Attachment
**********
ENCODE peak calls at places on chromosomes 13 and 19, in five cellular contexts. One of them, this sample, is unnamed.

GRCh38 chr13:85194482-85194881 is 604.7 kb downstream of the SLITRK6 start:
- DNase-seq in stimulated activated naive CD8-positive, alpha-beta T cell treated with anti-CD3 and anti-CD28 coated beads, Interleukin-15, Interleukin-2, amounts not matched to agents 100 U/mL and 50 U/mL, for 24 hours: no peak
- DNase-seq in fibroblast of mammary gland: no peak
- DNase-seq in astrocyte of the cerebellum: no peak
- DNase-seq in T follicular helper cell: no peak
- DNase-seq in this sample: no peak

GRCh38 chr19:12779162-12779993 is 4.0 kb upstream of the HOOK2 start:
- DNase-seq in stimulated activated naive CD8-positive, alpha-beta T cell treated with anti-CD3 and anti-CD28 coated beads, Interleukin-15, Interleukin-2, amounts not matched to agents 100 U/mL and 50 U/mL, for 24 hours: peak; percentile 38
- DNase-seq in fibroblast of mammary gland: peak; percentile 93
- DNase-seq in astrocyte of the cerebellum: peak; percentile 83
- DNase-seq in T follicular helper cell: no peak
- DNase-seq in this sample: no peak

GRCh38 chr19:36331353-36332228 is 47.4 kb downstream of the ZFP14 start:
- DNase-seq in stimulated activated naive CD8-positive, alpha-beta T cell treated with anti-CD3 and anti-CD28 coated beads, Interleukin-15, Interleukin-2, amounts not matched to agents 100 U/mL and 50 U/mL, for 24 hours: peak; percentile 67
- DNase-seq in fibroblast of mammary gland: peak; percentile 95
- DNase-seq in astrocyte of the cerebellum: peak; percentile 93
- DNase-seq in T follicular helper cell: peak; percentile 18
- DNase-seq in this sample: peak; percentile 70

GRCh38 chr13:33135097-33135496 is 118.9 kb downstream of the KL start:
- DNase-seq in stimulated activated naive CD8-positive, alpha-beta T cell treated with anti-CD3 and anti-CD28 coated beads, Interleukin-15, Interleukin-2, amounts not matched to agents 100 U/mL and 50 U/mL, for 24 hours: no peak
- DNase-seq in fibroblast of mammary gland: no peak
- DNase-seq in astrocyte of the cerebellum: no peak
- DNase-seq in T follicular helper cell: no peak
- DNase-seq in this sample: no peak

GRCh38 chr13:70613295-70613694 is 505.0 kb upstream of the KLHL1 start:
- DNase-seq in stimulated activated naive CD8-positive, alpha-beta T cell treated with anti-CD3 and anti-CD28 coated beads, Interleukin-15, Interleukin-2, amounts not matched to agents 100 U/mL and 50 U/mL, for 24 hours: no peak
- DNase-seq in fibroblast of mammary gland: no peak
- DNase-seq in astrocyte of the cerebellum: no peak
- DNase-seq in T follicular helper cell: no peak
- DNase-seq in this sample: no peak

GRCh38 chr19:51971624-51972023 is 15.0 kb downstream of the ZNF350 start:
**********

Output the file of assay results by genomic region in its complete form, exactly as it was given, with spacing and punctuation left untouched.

ENCODE peak calls at places on chromosomes 13 and 19, in five cellular contexts. One of them, this sample, is unnamed.

GRCh38 chr13:85194482-85194881 is 604.7 kb downstream of the SLITRK6 start:
- DNase-seq in stimulated activated naive CD8-positive, alpha-beta T cell treated with anti-CD3 and anti-CD28 coated beads, Interleukin-15, Interleukin-2, amounts not matched to agents 100 U/mL and 50 U/mL, for 24 hours: no peak
- DNase-seq in fibroblast of mammary gland: no peak
- DNase-seq in astrocyte of the cerebellum: no peak
- DNase-seq in T follicular helper cell: no peak
- DNase-seq in this sample: no peak

GRCh38 chr19:12779162-12779993 is 4.0 kb upstream of the HOOK2 start:
- DNase-seq in stimulated activated naive CD8-positive, alpha-beta T cell treated with anti-CD3 and anti-CD28 coated beads, Interleukin-15, Interleukin-2, amounts not matched to agents 100 U/mL and 50 U/mL, for 24 hours: peak; percentile 38
- DNase-seq in fibroblast of mammary gland: peak; percentile 93
- DNase-seq in astrocyte of the cerebellum: peak; percentile 83
- DNase-seq in T follicular helper cell: no peak
- DNase-seq in this sample: no peak

GRCh38 chr19:36331353-36332228 is 47.4 kb downstream of the ZFP14 start:
- DNase-seq in stimulated activated naive CD8-positive, alpha-beta T cell treated with anti-CD3 and anti-CD28 coated beads, Interleukin-15, Interleukin-2, amounts not matched to agents 100 U/mL and 50 U/mL, for 24 hours: peak; percentile 67
- DNase-seq in fibroblast of mammary gland: peak; percentile 95
- DNase-seq in astrocyte of the cerebellum: peak; percentile 93
- DNase-seq in T follicular helper cell: peak; percentile 18
- DNase-seq in this sample: peak; percentile 70

GRCh38 chr13:33135097-33135496 is 118.9 kb downstream of the KL start:
- DNase-seq in stimulated activated naive CD8-positive, alpha-beta T cell treated with anti-CD3 and anti-CD28 coated beads, Interleukin-15, Interleukin-2, amounts not matched to agents 100 U/mL and 50 U/mL, for 24 hours: no peak
- DNase-seq in fibroblast of mammary gland: no peak
- DNase-seq in astrocyte of the cerebellum: no peak
- DNase-seq in T follicular helper cell: no peak
- DNase-seq in this sample: no peak

GRCh38 chr13:70613295-70613694 is 505.0 kb upstream of the KLHL1 start:
- DNase-seq in stimulated activated naive CD8-positive, alpha-beta T cell treated with anti-CD3 and anti-CD28 coated beads, Interleukin-15, Interleukin-2, amounts not matched to agents 100 U/mL and 50 U/mL, for 24 hours: no peak
- DNase-seq in fibroblast of mammary gland: no peak
- DNase-seq in astrocyte of the cerebellum: no peak
- DNase-seq in T follicular helper cell: no peak
- DNase-seq in this sample: no peak

GRCh38 chr19:51971624-51972023 is 15.0 kb downstream of the ZNF350 start: